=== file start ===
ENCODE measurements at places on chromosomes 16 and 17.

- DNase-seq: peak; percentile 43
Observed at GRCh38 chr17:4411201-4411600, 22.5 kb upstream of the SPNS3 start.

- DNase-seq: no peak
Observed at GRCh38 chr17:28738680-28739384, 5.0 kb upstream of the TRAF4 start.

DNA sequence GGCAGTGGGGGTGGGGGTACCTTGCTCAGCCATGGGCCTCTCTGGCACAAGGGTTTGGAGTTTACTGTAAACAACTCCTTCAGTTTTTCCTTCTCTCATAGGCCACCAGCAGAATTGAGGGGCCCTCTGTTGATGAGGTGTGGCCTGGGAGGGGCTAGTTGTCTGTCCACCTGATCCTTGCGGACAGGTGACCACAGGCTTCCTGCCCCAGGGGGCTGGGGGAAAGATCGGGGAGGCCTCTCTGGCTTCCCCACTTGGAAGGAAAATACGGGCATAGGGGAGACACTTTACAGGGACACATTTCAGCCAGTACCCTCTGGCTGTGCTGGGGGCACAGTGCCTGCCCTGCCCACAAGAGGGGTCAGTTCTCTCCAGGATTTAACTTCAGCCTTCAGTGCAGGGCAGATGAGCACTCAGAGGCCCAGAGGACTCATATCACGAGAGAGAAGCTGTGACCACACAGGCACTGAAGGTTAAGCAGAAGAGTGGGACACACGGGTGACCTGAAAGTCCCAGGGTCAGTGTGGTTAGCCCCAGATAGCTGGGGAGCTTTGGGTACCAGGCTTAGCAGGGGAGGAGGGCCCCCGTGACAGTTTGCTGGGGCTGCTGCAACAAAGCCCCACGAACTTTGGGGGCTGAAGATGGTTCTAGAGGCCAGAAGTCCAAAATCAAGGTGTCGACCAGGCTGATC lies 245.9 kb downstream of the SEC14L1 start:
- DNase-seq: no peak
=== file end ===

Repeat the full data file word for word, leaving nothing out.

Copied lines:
ENCODE measurements at places on chromosomes 16 and 17.

- DNase-seq: peak; percentile 43
Observed at GRCh38 chr17:4411201-4411600, 22.5 kb upstream of the SPNS3 start.

- DNase-seq: no peak
Observed at GRCh38 chr17:28738680-28739384, 5.0 kb upstream of the TRAF4 start.

DNA sequence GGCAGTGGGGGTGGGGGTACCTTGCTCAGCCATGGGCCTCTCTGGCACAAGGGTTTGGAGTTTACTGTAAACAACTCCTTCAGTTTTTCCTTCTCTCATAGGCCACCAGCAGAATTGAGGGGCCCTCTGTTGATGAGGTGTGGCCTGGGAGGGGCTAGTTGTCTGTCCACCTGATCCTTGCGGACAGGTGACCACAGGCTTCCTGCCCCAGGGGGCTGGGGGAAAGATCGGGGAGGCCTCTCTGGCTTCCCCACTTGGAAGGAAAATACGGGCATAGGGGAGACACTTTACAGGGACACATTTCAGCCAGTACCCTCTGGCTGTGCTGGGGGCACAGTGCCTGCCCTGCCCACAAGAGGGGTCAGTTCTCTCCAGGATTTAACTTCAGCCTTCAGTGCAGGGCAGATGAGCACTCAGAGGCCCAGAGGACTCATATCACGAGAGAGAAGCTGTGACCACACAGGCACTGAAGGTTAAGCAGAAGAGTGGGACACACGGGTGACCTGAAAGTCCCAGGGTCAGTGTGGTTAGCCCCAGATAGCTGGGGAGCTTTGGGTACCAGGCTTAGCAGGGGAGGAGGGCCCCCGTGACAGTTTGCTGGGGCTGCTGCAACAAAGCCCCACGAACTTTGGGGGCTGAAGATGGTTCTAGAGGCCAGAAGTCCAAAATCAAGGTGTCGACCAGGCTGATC lies 245.9 kb downstream of the SEC14L1 start:
- DNase-seq: no peak